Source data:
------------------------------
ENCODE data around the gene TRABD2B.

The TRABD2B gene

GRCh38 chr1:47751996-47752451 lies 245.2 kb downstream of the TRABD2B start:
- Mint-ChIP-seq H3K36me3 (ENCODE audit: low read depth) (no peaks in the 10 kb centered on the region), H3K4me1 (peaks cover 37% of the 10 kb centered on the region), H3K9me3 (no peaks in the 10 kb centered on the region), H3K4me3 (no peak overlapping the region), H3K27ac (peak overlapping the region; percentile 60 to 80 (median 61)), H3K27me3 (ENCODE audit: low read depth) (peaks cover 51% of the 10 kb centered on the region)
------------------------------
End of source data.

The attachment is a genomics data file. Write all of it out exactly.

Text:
ENCODE data around the gene TRABD2B.

The TRABD2B gene

GRCh38 chr1:47751996-47752451 lies 245.2 kb downstream of the TRABD2B start:
- Mint-ChIP-seq H3K36me3 (ENCODE audit: low read depth) (no peaks in the 10 kb centered on the region), H3K4me1 (peaks cover 37% of the 10 kb centered on the region), H3K9me3 (no peaks in the 10 kb centered on the region), H3K4me3 (no peak overlapping the region), H3K27ac (peak overlapping the region; percentile 60 to 80 (median 61)), H3K27me3 (ENCODE audit: low read depth) (peaks cover 51% of the 10 kb centered on the region)